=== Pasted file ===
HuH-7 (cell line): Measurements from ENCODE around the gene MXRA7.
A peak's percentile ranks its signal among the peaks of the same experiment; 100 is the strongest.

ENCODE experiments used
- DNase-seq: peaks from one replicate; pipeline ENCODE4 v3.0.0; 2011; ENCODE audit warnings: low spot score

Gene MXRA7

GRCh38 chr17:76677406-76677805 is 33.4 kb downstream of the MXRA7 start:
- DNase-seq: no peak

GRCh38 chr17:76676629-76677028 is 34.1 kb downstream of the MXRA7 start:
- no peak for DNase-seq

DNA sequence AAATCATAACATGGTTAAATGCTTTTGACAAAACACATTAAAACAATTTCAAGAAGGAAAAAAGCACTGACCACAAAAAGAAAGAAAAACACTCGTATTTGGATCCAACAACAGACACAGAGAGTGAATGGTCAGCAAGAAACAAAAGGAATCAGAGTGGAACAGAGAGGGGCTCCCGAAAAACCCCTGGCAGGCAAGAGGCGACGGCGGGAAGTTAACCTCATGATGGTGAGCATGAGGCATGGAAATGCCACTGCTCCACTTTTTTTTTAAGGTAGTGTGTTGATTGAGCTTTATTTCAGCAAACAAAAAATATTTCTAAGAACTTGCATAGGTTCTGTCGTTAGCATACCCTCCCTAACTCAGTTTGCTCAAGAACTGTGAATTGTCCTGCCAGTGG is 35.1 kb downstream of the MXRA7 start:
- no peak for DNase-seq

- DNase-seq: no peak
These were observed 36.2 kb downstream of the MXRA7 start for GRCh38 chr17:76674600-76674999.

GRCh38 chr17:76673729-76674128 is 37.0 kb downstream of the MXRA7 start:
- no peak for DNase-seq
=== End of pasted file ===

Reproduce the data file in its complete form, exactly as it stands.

HuH-7 (cell line): Measurements from ENCODE around the gene MXRA7.
A peak's percentile ranks its signal among the peaks of the same experiment; 100 is the strongest.

ENCODE experiments used
- DNase-seq: peaks from one replicate; pipeline ENCODE4 v3.0.0; 2011; ENCODE audit warnings: low spot score

Gene MXRA7

GRCh38 chr17:76677406-76677805 is 33.4 kb downstream of the MXRA7 start:
- DNase-seq: no peak

GRCh38 chr17:76676629-76677028 is 34.1 kb downstream of the MXRA7 start:
- no peak for DNase-seq

DNA sequence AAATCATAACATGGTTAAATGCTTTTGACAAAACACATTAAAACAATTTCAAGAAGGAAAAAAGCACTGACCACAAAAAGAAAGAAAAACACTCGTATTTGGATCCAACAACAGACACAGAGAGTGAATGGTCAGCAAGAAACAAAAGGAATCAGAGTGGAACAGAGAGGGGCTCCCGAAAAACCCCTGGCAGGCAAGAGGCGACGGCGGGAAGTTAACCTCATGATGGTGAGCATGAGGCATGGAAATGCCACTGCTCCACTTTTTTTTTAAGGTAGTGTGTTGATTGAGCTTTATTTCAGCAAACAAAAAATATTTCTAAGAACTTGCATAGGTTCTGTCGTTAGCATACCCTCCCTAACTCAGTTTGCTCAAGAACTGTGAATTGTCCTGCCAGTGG is 35.1 kb downstream of the MXRA7 start:
- no peak for DNase-seq

- DNase-seq: no peak
These were observed 36.2 kb downstream of the MXRA7 start for GRCh38 chr17:76674600-76674999.

GRCh38 chr17:76673729-76674128 is 37.0 kb downstream of the MXRA7 start:
- no peak for DNase-seq